Obviously, this is what Trump himself would have us do. Trump loves television. Live-tweeting Fox & Friends might be the only social-media-native way he uses Twitter. The president is so literally a creature of television that he might even understand the connection, despite research suggesting that heavy television viewing impairs the ability to relate abstract concepts.
In fact, Trump is a walking, barely coherent example for much of what science tells us about the impact of high-volume TV viewing on perception and cognition. He is aggressive and has self-destructive impulses. He has highly punitive attitudes toward criminals and appears to disproportionately associate people of color with crime. He’s got a short attention span and a sedentary lifestyle — as well as "insufficient consumption of fruits and vegetables."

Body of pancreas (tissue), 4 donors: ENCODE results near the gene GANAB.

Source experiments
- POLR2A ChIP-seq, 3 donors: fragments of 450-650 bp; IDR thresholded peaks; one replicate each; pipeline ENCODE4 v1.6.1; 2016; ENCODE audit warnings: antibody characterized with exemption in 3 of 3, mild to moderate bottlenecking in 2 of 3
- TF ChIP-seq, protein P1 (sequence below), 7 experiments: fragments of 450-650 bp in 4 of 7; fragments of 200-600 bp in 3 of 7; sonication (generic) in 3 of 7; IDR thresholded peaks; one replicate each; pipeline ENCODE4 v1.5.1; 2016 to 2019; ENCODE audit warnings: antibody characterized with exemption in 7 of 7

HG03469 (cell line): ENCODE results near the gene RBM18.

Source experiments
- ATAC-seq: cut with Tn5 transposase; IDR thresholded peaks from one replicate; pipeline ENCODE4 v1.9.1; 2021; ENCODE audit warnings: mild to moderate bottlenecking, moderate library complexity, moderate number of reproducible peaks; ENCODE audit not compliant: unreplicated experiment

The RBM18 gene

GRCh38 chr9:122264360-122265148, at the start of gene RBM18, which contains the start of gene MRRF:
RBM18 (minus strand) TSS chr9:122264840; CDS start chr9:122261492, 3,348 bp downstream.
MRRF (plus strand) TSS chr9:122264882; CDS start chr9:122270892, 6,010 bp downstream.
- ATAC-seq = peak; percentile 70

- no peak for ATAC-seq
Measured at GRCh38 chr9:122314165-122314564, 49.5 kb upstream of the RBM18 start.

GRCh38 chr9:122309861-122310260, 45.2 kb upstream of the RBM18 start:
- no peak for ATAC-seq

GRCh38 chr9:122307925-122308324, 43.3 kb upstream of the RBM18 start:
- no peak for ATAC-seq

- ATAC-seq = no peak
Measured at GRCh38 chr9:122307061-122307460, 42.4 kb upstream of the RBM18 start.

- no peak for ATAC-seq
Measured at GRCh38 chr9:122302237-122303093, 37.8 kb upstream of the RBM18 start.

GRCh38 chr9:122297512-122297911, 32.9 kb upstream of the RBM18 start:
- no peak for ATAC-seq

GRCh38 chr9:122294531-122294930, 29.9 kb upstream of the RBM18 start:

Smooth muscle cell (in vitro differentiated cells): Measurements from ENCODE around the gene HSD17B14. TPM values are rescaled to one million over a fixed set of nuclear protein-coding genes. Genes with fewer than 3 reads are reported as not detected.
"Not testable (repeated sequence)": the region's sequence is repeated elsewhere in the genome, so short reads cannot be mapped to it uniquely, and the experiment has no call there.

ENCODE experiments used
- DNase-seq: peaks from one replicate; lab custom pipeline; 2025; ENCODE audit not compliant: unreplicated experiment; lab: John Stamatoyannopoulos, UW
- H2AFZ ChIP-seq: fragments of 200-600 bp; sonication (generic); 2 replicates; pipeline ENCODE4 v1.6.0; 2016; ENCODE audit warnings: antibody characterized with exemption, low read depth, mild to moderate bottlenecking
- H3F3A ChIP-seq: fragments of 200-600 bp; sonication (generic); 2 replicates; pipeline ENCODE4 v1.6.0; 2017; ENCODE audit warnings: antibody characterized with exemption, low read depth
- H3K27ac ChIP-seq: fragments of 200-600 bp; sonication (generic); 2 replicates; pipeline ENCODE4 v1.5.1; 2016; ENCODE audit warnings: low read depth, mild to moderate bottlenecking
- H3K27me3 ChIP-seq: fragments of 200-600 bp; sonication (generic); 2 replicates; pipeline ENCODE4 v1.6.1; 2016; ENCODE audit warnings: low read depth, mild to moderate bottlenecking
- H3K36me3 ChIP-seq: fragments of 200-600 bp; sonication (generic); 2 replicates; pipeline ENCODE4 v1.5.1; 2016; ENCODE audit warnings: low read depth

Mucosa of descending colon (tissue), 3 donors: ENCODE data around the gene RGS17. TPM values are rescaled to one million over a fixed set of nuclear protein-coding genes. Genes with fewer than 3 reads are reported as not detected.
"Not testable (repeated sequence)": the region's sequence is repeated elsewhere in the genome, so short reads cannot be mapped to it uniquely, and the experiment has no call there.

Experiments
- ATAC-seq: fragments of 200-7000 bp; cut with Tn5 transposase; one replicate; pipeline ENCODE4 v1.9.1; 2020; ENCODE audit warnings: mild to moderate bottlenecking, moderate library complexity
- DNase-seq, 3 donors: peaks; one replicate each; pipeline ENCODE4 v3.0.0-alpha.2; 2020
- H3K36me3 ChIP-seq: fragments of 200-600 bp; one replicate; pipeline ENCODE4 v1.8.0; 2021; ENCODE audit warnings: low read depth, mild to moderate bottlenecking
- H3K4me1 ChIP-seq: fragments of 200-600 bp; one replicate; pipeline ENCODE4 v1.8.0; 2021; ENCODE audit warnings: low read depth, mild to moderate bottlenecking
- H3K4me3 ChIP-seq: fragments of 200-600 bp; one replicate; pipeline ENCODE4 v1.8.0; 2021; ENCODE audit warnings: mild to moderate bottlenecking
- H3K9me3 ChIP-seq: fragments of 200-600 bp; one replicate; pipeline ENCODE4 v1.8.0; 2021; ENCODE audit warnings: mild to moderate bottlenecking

All of these tendencies (maybe even the bad diet) are exacerbated by the strangest plot twist of all: The president is not just a television viewer, but a creation of television. As a celebrity who interprets his world via the medium that shaped him, he inhabits a strange Truman Show milieu: He is both an observer and participant in a reality structured around his utterances. He can bring story lines into existence by stating them. Indeed, this seems to be the only kind of narrative he acknowledges. His ability to create and destroy news cycles may make him feel quite powerful, but there’s also something pathetically small about the imagination that would find pleasure in such feats. Trump is the leader of the free world, but all he seems to want to do with that power is live out the almost literally masturbatory adolescent fantasy of interacting with his favorite TV shows. He’s not the president — he’s cosplaying at it.